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From the Jaws of Death: How a Group of Journalists Rescued a Cop from Naxals in Jungles of Bastar

Representative Image.

Representative Image.

It was not the first time that Bastar's journalists had put their lives in danger for the safety of people taken hostage by Maoists.

Raunak Shivhare
  • News18
  • Last Updated: May 19, 2020, 3:53 PM IST
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With a blindfold on and hands tied behind his back, Santosh Kattam was made to walk through the jungles of Bijapur for six days. At any moment, the police constable expected his abductors — a group of Naxals — to rain lathis on him and finish him off just like they had done to many security personnel, government officials, alleged informers and journalists before him.

On the morning of May 11, a Jan Adaalat — a kangaroo court in which Naxals decide the fate of their captives — was held for him, in the jungles of Bijapur's Gangaloor village. Present at the spot, apart from the armed Naxals and over 1,500 local villagers, were Santosh's wife and daughter, and three local journalists. The journalists hadn't come to report the news. After learning about Santosh's abduction, his wife and children had approached local reporters for help. Many journalists, risking their own lives, had spread across the jungles of Bastar, looking for Santosh. These three had succeeded in establishing contact with the Naxals and pleading for his release.

After two hours of the Jan Adaalat, which started at 8 in the morning, the Naxals let the villagers decide the fate of Santosh. The villagers wanted his life to be spared. The Naxal commanders held a meeting and decided to let him walk free, on the condition that he resign from his job at the police force. It was an uncommon rescue operation that did not make it to the front pages of newspapers or television prime-time shows. And it was not the first time that Bastar's journalists had put their lives in danger for the safety of people taken hostage by Naxals.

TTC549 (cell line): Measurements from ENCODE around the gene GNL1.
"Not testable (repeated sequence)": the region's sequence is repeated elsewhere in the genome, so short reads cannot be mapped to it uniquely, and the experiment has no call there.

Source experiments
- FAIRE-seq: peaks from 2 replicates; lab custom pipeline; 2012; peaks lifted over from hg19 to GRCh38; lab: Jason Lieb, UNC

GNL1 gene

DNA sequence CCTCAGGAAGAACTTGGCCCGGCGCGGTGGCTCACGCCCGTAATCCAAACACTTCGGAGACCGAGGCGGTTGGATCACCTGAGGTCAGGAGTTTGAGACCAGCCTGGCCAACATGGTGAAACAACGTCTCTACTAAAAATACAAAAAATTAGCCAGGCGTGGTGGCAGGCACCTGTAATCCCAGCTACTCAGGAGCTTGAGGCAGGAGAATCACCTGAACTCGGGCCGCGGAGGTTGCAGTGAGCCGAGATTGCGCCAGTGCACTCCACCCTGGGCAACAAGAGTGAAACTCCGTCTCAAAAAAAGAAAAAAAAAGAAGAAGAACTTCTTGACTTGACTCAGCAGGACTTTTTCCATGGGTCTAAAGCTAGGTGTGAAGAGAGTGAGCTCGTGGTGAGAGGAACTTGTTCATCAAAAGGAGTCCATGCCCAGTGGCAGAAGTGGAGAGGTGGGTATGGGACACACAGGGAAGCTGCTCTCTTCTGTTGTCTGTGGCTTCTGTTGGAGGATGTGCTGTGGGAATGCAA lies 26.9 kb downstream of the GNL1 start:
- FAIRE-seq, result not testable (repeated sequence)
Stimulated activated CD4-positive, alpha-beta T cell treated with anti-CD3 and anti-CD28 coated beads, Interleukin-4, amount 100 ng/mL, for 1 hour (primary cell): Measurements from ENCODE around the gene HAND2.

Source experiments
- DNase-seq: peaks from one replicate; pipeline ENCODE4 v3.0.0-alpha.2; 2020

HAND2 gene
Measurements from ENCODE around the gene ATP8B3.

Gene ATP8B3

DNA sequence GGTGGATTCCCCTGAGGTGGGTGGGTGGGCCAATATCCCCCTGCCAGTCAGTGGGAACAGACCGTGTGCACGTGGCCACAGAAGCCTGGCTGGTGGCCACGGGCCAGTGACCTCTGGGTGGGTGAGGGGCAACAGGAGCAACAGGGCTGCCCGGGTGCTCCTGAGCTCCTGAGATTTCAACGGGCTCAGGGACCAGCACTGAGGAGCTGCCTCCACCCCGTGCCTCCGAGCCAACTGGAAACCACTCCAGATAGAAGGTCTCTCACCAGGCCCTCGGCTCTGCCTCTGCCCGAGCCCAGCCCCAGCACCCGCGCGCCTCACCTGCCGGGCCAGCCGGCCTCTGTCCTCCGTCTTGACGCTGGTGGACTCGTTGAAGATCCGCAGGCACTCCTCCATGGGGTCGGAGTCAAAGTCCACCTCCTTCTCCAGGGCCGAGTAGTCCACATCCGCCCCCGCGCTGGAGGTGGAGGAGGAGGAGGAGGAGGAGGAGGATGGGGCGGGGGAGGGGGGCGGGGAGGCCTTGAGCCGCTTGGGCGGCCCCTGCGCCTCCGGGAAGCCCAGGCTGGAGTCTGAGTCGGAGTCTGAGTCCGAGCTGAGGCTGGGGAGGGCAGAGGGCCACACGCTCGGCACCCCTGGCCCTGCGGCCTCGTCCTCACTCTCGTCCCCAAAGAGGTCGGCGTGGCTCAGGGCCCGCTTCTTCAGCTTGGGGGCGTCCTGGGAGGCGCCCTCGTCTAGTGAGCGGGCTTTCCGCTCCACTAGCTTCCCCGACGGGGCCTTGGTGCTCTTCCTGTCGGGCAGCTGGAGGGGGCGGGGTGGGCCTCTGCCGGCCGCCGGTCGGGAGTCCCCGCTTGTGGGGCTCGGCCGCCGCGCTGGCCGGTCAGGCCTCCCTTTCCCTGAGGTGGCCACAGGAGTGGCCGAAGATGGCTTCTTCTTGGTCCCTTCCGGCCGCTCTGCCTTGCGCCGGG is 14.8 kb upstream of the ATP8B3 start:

Santosh Kattam was posted as an electrician at Bhopalpatnam. After taking leave from office, he had come to Bijapur to spend time with his family — wife and three daughters. On May 4 he went to see a festival that is held every year in Gorna, Bijapur. In the evening, after visiting a temple, Santosh was waiting for a friend when a group of people approached him. They frisked him and, on finding his police identification, took him away as their hostage.

On May 7, Santosh's wife approached local journalists, pleading her husband's case. The media persons split themselves into several teams. Some left for jungles near Maharashtra, others for forests near the Andhra Pradesh border. It was the team of three reporters headed by Ganesh Mishra, a local journalist, that was able to establish contact with the group of Naxals which had abducted Santosh Kattam.

"We had spent three days looking for him. Then on May 10 we got a call informing us that a Jan Adaalat was being held at a certain place to decide Santosh's fate. If we wished, the caller said, we could be present there and bring Santosh's family members as well," Ganesh Mishra said.

Ganesh and his colleagues, Ranjan Das and Chetan Khaparwar, travelled 40 kilometres to reach the spot. "They grilled him for two hours. At the end of this, they asked the local villagers whether Santosh should be spared or killed. The villagers unanimously voted for him to be spared. He was let go. We brought him to the local deputy superintendent of police," said Ganesh.

"I didn't believe I would make it," said Santosh. "All the time I was with them, I expected them to beat me to death or shoot me at any time. Although I was never beaten or abused, I knew they spared very few people," he added. From the evening of May 4 till the morning of May 11 he was made to walk over so many hills and jungles with a blindfold on, says Santosh, that he had absolutely no idea how far from home he had come.

"They did not take a break in any village. Every night we spent in the jungles. For food I was given birds and dried fish. Even when Naxal commanders interrogated me they did not take the blindfold off," Santosh said. According to inspector general (IG) of Bastar range, P Sundarraj, "We don't think Santosh was in the cross hairs of the Naxals. He is right now with us. We are talking to him and finding out the details of his abduction."

In November 2010, seven policemen including a sub-inspector were abducted in Bastar's Tarlaguda area by Naxals. All the policemen were going home on leave when they were snatched. For 11 days, the Naxals roamed the jungles with their captives, while rumours were floating around of the policemen being murdered. It was after the intervention of two journalists who searched the jungles for seven days that the captives were finally let go.

In April 2012, Sukma collector Alex Paul Menon was abducted by Maoists and released after two weeks of captivity. It is believed that local journalists had a big role to play in establishing a channel of communication between the government and the captors and ensuring the collector's safety.

A local reporter Suresh Mahapatra said, "In Bastar, we're always working on a razor edge. There is the threat of being killed on one side and of being imprisoned on the other. Often there are routine assignments which need us to stake a lot."


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